Reality-Loop

Musing about Code Generation, MDSD and DSLs

November 27, 2008 | 2 Minute Read
This post was originally posted on my old blog.

Disclaimer: I am a developer of business applications. The following view is certainly shaped by my experiences in trenches of enterprise IT. I am aware, that there are other domains of software development. Especially in industrial and/or embedded systems development the world might look different.


http://www.trinity3d.com/images/gnomon/digital_sculpting_human/example1.jpg I have blogged about MDSD and code generation before: Code Generation vs. Code Synthesis, Sunday Morning on InfoQ, Part 2 and Generic and generated - an oxymoron?.

I think MDSD is still too much tied to code generation.

Code generation is only useful, when your code contains a lot of noise and/or is very repetitive. In other words, when your code can not mainly focus on the essential complexity, but is polluted with accidental complexity.

In my opinion the trend in current platforms and frameworks is exactly to remove accidental complexity and letting the application code focus on essential complexity.

So these new platforms/frameworks take a lot of the wind out of the sails of the MDSD movement.

DSLs (textual ones) are another trend that tries to enable the sole focus on essential complexity. While DSLs can be used as source for code generation, they are not primarily tied to code generation. DSLs (especially internal DSLs) basically let it open to be interpreted/executed at runtime. [runtime code generation is somewhere in between].

So even if DSLs are often mentioned together with MDSD, I think they are really an alternative to MDSD. And given the current hype, they also take the momentum out of the MDSD movement.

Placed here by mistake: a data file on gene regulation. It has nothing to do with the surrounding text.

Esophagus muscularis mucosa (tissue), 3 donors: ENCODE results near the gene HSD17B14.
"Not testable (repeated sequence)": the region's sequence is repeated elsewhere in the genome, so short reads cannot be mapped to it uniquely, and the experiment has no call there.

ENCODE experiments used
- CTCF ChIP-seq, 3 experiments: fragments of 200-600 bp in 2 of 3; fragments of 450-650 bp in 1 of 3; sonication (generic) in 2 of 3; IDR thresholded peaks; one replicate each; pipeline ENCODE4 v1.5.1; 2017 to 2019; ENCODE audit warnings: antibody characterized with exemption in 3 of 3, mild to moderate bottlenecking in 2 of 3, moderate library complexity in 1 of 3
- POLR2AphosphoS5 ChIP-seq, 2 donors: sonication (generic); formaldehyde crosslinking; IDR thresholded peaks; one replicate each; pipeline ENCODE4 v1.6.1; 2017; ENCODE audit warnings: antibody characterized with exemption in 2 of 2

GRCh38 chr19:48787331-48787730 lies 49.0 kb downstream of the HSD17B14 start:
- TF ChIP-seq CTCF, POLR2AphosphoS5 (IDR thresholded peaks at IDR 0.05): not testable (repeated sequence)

If you have reached the goal of ultimately removing accidental complexity out of your code (I know this is fictitious), then you have arrived at a textual model of your business problem. This cannot be further simplified!

Nice boxes and diagrams do not offer another simplification or elevation of the abstraction level! They may be good for visualization, but even that is questionable. A picture is not always the best representation to grasp complexity!

Further more, the current state of the tooling involved in MDSD adds another level of accidental complexity (think: synchronization, diffing/merging, refactoring ...) which basically nullifies the ultimate goal of simplification!

Look at the following ActiveRecord model, as an illustration of my theory:
class Firm < ActiveRecord::Base
   has_many   :clients
   has_one    :account
   belongs_to :conglomorate
end
I dont think that this can be any more simplified. Also any graphical representation with boxes and lines would be no simplification, and would not offer any more convenience (think about layouting, refactoring, searching, diffing ...).

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